Ah Glenn, I'm so glad you found joy in the prompt.. there are some parallels here.. we both thought poetry was something we didn't have to care about (and you seem to have been way more exposed than I ever was).. glad you found your hero and started to love poetry at young age.. I have lost so many years to anti-poetry posing.. Love your description of adolescent attitudes...

Claudia said...

oh i can imagine what freedom it brought when discovering that there's something like freestyle in poetry - every once and a while i enjoy doing a form piece but for me the "real" poetry is what is flexible and formable individually by the poet

Hayes Spencer said...

I am grinning hugely - big Seymour Glass of a grin. I had a feeling Walt would be an inspiration. He did indeed set all of us free and you bring it through time to now when we are still free. And what is so amazing is how we are free to dip our thumb in a golden bowl of inspiration and mark the forehead of poetry with our own print - to make it ours and to freely give it to all. Well done! I know the spirit of Walt is doing some jazzy bugling right now.

Marina Sofia said...

Well, that was some summary of the poetry commonly studied in school - I had to laugh (as a former English teacher)!
Why does it not surprise me that Whitman was your inspiration?... I think there's a poet there for each of us, but some of us never find him/her because we give up before we get there. I love the way you incorporate some of his words and images in your 'homage' to him. Very cleverly done!

Mary said...

I do think Walt Whitman would be honored by your words, Glenn. I wonder if he realized how many budding poets he inspired. I enjoyed all of the details you included, including details of uninspiring poets. Why we have to study them first in high school, I wonder!

Marilyn B said...

I think your youthful view of poetry is very common, but at some point poetry touches everyone. Your poem touched me, truly.

Wolfsrosebud said...

poetry grows... each of us gleaning from experience and our favorite authors... sprinkle a little personal in it all... which you seem to have

Peggy said...

How lucky you were to be introduced to poetry in jr. high school. My main memory of English in those grades is the teacher trying to get us all to sit in our seats for the whole hour. No wonder I never wanted to be an English teacher. I like the way you grew your poem as poetry grew with you.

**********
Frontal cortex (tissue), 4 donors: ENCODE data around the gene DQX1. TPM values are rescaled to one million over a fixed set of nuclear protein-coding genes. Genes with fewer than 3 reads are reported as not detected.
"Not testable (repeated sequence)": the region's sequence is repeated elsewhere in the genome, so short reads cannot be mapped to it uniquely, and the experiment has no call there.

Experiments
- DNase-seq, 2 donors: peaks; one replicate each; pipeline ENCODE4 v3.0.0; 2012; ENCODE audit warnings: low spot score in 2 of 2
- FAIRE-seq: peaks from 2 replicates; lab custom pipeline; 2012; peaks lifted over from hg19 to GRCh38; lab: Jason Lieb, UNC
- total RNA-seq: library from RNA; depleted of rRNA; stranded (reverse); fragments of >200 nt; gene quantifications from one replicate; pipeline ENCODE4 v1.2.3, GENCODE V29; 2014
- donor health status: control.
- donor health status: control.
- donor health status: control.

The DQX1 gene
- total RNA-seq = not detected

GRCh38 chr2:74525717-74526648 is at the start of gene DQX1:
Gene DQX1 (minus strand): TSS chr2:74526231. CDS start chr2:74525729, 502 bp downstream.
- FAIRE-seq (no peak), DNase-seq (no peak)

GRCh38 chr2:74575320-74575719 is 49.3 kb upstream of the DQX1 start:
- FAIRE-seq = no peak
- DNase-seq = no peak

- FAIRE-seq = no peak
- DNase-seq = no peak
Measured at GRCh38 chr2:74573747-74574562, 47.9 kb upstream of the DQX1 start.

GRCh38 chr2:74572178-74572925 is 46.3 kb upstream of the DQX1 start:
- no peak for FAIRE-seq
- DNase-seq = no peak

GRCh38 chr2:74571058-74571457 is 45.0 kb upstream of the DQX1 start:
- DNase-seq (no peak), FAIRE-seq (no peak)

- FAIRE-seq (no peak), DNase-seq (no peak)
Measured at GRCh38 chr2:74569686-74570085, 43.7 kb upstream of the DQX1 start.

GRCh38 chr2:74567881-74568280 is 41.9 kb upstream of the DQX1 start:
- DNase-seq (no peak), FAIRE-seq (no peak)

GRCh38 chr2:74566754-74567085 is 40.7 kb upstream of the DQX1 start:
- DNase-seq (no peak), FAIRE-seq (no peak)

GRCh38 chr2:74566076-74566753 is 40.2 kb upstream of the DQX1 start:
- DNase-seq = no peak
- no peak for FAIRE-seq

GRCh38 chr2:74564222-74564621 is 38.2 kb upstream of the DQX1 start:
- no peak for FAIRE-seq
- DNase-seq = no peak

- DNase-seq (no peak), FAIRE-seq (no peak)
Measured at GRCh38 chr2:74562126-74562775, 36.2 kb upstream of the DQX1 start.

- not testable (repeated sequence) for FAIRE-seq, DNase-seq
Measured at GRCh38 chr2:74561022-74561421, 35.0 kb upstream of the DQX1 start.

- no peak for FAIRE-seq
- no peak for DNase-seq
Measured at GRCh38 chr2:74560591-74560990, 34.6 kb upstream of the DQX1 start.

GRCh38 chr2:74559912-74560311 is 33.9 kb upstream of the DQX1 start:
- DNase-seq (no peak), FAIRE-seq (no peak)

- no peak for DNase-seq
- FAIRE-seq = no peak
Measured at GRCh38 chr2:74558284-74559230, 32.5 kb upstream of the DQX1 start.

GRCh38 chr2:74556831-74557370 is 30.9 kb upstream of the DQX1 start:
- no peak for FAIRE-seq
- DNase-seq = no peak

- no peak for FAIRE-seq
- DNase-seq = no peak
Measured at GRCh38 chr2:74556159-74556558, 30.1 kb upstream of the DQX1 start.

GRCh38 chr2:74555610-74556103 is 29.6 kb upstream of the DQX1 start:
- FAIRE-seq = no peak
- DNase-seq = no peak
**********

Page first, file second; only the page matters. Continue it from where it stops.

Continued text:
C.C. said...

I had to read (and memorize) Ozymandias in school and I actually remember enjoying it, if you can imagine that!! The way you've expressed what Walt and his poetry did for you makes me wish I'd had a similar encounter with poetry in my adolescent years....what a joyous and passionate exodus from the angst and rigidity that binds one in those years :-) Lovely write today, Glenn :-)

Gabriella said...

My favorite part in this poem is your first encounter with Walt Whitman. I can see how he influenced your writings. I had a class on Whitman at college and he was something very different after the English poets I had studied earlier - like an everlasting draft of fresh wind.

Kate Mia said...

Ah.. God.. i miss all those poets.. and truly the only poet.. and line of poem.. i ever pay attention to in decades of life.. as poetry is gibberish.. to me.. more or less.. then..

is a few short words about 'leaves of gras's.. that tell the story of life.. whole.. from brow to sand.. to truly loving life as flesh and blood..now..:)

Yeah.. Walt is literally the one and only poet i know.. then at least.. No.. tHere are no high brow poets wheRre i'm from..:)

i know nothing about poetry.. i think Socrates says something in reason.. like that too.. other than heArt.. and i'll keep it that way.. to come..for now...:)

kaykuala said...

Most exhaustive recollections Glenn! You have been privileged for having gone through the rudiments of poetry on a somewhat organized basis long ago. That tells a lot in what you've put into your writings. It is no small wonder that you present gems for us all the time. Thanks for sharing!

Hank

quest4peas said...

Another great piece, Glenn. And I can't read your opening quote without seeing and hearing Robin Williams as John Keating, telling his students to sound a mighty "Yawp".

Myrna R. said...

You did a great job of paying tribute, emulating Whitman, and revealing a piece of yourself. I so much enjoyed reading this. I like your resistance, then your love of poetry and freedom. I'm with you on that and Whitman is one of my favorites too.

Anthony Desmond said...

Typical reaction from youth on poetry... oh was I called gay for liking/writing poetry... oy... in most--not all--cases maturity kicks in and they learn that it really ain't that fuckin bad... And you're the second person this week to mention Walt; I haven't read him before, I admit... so I must do my research.